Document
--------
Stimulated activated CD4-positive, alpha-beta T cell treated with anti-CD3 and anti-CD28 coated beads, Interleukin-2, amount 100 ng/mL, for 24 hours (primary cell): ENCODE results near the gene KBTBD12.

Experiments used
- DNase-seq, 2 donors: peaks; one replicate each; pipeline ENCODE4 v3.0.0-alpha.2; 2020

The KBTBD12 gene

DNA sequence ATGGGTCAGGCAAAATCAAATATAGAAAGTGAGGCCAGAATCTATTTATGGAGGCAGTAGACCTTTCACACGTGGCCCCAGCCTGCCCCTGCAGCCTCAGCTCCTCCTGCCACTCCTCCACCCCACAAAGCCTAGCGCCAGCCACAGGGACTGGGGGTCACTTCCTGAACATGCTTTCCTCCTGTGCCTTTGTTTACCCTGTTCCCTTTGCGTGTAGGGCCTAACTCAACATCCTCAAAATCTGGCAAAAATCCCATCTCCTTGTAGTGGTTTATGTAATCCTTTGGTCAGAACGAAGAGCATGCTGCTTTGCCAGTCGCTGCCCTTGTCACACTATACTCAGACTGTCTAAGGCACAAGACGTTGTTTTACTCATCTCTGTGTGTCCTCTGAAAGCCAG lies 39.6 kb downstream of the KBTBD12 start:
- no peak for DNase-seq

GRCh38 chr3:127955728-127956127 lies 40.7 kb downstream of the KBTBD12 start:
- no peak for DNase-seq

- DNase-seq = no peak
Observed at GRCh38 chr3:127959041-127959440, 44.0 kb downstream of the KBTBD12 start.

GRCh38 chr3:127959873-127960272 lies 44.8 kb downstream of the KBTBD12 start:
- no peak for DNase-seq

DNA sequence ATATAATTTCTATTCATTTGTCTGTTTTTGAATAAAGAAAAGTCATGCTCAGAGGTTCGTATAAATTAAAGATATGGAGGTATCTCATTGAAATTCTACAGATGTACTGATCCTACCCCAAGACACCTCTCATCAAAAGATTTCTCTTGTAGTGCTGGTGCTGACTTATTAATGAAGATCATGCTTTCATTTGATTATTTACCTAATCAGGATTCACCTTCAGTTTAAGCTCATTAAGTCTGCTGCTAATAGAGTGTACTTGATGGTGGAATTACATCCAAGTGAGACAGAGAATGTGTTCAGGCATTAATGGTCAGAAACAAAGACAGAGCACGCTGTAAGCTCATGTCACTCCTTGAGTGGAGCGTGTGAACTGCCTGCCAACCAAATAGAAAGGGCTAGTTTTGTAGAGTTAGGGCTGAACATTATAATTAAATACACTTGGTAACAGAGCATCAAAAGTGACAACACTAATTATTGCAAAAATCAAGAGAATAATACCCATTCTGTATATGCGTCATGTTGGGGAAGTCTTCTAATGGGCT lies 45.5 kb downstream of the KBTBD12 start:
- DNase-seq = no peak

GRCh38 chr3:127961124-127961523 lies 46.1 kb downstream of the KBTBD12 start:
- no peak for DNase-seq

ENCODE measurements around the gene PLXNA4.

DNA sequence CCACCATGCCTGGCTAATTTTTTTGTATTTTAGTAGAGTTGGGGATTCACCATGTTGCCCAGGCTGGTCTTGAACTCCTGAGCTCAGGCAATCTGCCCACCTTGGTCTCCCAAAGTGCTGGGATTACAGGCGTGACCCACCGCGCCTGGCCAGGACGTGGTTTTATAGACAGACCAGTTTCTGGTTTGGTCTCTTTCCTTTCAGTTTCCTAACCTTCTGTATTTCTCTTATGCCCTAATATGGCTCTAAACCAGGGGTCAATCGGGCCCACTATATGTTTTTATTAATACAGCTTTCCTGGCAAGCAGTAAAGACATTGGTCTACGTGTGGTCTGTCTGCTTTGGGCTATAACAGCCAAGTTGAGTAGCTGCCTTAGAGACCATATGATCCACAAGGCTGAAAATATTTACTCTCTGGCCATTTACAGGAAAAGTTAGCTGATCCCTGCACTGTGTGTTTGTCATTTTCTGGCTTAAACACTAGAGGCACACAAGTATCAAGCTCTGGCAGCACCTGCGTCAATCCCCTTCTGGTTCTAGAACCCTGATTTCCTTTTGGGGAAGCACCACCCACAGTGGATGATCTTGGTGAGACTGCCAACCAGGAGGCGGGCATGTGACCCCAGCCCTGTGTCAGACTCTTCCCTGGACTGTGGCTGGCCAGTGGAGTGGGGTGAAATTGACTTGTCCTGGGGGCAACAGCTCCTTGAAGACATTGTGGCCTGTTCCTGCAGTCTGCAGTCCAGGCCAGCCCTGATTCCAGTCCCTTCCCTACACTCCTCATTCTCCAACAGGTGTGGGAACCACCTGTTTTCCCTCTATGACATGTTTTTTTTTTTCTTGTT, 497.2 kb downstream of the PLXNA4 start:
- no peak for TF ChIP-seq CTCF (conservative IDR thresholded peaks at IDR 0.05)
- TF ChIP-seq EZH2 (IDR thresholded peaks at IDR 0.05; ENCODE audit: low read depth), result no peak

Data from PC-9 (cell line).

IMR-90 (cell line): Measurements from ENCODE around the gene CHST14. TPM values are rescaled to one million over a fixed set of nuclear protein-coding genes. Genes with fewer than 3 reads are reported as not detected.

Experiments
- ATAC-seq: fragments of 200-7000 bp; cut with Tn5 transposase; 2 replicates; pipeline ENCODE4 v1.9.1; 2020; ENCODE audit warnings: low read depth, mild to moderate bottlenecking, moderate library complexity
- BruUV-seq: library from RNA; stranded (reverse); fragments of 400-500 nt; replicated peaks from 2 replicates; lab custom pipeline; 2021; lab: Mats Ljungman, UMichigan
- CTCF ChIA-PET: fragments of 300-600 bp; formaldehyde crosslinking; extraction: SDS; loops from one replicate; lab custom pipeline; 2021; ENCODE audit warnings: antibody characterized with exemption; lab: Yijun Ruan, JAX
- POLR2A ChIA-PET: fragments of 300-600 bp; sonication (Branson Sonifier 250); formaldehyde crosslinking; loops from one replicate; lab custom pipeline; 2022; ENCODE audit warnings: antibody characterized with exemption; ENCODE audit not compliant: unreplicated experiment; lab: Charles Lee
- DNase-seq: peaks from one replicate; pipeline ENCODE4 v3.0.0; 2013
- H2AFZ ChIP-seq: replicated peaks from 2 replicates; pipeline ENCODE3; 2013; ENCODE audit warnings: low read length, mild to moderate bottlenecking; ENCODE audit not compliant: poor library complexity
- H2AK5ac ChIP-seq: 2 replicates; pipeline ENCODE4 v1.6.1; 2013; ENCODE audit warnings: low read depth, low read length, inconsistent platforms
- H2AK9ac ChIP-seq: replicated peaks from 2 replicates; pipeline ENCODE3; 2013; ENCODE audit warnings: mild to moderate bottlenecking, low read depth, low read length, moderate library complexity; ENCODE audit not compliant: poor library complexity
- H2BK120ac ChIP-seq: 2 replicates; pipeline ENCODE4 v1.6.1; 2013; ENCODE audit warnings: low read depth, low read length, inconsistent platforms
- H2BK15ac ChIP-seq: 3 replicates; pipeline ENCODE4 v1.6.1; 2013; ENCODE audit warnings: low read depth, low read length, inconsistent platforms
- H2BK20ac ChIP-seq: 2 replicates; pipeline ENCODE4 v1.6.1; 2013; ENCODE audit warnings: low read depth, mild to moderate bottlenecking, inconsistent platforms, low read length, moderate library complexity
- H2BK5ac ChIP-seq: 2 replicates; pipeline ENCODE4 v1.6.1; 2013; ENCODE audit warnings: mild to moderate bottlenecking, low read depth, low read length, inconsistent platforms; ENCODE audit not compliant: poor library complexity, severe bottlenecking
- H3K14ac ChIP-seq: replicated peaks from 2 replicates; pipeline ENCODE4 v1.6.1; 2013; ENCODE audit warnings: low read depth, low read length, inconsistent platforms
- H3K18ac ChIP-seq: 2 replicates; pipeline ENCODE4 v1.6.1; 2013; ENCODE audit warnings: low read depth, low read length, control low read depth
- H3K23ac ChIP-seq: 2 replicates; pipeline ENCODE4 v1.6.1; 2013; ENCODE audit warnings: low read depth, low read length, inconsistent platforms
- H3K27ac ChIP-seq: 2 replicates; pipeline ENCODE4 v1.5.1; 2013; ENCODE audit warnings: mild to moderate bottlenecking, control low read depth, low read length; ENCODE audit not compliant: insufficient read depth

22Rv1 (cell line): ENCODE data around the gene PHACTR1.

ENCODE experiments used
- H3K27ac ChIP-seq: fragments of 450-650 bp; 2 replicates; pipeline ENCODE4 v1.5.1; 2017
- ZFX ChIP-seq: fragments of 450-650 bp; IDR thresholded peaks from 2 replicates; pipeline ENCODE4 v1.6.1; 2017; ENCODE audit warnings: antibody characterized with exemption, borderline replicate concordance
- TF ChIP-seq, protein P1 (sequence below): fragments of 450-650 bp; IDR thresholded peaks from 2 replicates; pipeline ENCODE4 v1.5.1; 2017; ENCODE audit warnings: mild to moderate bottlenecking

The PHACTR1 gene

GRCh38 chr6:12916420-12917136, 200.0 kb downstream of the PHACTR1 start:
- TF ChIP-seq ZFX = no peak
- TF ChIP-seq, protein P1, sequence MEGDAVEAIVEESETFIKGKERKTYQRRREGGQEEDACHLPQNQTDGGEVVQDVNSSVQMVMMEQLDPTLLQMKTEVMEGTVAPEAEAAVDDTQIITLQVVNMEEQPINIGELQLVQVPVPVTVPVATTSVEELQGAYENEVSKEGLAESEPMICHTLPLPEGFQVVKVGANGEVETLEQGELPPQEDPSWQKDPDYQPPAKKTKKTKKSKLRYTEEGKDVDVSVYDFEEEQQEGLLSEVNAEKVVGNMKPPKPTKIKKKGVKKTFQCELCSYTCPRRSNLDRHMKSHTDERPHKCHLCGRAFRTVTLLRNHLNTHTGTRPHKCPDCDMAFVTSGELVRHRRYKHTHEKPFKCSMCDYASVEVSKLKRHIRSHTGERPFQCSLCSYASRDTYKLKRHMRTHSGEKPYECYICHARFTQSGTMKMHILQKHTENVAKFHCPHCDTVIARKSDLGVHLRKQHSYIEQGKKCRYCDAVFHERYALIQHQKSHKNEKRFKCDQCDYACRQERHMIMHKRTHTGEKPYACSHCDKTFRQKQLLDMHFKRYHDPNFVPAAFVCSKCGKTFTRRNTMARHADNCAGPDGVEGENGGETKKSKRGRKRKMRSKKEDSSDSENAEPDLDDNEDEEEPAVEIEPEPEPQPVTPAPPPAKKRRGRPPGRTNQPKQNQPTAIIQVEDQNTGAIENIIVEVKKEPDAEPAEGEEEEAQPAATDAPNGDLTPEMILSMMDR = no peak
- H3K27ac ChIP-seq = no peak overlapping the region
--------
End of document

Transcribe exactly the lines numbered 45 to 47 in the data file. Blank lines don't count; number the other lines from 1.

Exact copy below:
The PHACTR1 gene

GRCh38 chr6:12916420-12917136, 200.0 kb downstream of the PHACTR1 start:
- TF ChIP-seq ZFX = no peak